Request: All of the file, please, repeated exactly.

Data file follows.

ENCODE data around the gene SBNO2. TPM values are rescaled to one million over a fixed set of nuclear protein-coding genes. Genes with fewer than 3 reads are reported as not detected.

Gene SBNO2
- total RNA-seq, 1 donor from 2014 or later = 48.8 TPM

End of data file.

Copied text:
ENCODE data around the gene SBNO2. TPM values are rescaled to one million over a fixed set of nuclear protein-coding genes. Genes with fewer than 3 reads are reported as not detected.

Gene SBNO2
- total RNA-seq, 1 donor from 2014 or later = 48.8 TPM